(emphasis added). The Court also looked to previous editions of the sentencing guidelines, pointing to language in the pre-2001 editions that entirely omitted any language calling for a reduction based on the sums returned to victims.

Addressing the government's position, the Sixth Circuit conceded that while there certainly was appeal to prohibiting a Ponzi schemer from benefiting from making payments to carry out the fraud, the relevant concern was whether the district court properly applied the sentencing guidelines. Based on the finding that the district court did commit error by failing to account for the payments made by Snelling to his victims, the Sixth Circuit vacated Snelling's sentence and remanded the case back to the district court for resentencing.


The Sixth Circuit candidly admitted that adopting Snelling's position would, in essence, ultimately mitigate the sentence a Ponzi schemer would ultimately face. Indeed, it is well-acknowledged that a Ponzi schemer's ability to consistently deliver the returns promised to investors serves to create an aura of legitimacy around the scheme and ultimately entice new investors. However, the Sixth Circuit noted that it was restricted to the question of whether the sentencing court adhered to the sentencing guidelines as written, and vacated the sentence based upon its finding of error.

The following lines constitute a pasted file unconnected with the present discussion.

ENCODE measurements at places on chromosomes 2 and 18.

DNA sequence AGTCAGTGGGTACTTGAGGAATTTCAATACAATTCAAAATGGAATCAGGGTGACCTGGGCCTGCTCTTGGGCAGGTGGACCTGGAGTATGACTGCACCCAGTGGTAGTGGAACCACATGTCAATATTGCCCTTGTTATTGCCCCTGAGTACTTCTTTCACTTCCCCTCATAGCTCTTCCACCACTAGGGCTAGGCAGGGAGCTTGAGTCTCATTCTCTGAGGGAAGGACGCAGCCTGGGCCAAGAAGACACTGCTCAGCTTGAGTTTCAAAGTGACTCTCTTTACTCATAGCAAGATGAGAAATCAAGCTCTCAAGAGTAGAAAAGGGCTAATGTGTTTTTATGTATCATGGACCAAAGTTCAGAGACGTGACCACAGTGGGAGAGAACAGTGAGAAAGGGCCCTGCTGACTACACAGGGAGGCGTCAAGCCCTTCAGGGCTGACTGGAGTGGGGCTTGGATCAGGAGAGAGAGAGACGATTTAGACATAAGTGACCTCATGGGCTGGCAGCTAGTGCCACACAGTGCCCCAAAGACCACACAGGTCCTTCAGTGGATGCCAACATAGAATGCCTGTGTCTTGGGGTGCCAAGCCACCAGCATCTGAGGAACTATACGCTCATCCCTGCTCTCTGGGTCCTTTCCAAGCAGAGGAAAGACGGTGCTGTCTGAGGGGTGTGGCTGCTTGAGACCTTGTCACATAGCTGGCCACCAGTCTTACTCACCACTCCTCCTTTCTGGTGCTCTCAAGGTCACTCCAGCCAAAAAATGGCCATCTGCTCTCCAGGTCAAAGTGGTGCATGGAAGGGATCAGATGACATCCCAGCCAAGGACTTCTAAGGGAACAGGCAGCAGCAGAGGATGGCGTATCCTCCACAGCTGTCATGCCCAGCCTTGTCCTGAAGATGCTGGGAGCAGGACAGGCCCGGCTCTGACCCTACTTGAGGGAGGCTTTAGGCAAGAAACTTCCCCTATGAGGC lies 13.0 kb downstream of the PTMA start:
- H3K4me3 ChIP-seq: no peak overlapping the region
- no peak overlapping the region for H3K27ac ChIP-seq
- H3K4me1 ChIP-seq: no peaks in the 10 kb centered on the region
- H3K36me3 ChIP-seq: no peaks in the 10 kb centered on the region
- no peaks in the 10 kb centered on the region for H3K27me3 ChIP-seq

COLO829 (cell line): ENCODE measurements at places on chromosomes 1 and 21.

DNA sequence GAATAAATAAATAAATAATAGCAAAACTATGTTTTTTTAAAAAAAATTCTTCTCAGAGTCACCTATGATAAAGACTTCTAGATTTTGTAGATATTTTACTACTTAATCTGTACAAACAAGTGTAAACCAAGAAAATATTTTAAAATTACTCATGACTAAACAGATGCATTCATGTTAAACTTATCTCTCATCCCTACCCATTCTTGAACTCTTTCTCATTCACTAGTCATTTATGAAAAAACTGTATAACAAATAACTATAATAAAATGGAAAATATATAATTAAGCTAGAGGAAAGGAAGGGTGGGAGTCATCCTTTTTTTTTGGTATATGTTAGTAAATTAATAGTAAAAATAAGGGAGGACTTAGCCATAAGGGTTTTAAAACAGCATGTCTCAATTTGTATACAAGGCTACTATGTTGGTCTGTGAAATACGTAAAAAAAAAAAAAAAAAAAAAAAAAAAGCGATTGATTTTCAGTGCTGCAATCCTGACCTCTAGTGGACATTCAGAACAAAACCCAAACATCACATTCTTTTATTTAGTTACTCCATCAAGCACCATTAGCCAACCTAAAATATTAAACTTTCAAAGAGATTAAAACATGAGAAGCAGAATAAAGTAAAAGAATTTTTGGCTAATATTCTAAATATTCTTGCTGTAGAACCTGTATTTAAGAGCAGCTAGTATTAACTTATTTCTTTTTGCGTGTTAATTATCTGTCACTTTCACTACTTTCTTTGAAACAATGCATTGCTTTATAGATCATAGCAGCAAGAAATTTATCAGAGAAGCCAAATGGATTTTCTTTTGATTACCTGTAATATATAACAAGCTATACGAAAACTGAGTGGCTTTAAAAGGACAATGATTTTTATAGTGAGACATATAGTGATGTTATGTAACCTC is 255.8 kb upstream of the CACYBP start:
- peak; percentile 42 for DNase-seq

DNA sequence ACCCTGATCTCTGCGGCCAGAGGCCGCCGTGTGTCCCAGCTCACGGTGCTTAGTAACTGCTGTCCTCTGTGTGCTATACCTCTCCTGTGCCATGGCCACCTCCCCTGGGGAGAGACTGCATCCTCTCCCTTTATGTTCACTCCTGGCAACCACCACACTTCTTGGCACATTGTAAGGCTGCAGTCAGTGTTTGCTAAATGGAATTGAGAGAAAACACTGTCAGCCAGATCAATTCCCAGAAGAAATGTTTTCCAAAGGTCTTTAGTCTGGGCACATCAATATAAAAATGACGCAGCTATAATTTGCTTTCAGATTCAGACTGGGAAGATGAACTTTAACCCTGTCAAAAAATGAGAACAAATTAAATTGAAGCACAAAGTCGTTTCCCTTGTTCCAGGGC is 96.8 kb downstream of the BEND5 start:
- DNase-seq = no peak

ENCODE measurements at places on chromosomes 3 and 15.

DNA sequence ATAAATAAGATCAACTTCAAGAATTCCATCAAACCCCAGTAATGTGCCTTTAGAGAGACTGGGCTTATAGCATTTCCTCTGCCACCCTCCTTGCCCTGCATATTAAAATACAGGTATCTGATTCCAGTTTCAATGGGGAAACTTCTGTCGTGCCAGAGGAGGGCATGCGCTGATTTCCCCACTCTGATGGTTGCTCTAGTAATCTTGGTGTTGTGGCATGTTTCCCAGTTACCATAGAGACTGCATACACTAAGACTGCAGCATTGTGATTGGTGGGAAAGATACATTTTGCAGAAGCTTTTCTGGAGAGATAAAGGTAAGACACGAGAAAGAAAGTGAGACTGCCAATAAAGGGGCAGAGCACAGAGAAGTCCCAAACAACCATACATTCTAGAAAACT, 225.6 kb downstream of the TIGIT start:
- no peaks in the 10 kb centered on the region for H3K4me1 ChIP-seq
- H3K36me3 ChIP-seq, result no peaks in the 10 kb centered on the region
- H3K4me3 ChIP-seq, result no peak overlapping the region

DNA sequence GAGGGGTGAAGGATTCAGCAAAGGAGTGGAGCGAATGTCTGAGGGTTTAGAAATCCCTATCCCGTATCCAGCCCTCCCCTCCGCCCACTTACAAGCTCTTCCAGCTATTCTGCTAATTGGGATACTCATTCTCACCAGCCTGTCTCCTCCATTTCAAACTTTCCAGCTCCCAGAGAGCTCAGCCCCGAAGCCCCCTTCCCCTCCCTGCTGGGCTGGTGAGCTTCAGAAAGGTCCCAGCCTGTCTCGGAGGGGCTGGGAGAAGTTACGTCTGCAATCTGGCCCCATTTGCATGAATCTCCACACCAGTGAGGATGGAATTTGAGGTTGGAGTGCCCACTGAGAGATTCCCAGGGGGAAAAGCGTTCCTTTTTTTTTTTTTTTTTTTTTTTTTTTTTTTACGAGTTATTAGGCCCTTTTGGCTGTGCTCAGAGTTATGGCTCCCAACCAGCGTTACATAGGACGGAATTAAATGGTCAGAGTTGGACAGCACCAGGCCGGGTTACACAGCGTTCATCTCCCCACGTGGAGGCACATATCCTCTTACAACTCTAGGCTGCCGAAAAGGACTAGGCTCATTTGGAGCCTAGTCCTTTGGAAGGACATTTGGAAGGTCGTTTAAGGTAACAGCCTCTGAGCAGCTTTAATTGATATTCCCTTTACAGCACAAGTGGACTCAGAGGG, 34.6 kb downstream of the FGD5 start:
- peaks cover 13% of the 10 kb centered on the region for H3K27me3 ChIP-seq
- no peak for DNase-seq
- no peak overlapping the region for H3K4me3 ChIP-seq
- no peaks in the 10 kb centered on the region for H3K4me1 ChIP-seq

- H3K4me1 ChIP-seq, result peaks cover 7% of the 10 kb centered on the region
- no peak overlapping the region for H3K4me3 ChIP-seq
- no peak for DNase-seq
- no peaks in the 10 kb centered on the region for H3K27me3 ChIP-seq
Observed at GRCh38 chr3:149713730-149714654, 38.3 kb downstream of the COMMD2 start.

The theoretical implications of such a position are significant.  Historically, the government's calculated loss figures were typically rarely disturbed; indeed, the Sentencing Guidelines state that courts "need only make a reasonable estimate of loss … based on available information.” Moreover, and especially in the common scenario where the Ponzi schemer pleads guilty, the post-collapse investigation into the scheme is only in the infant stages and rarely is enough information available to calculate the amount of funds ultimately disbursed to victims.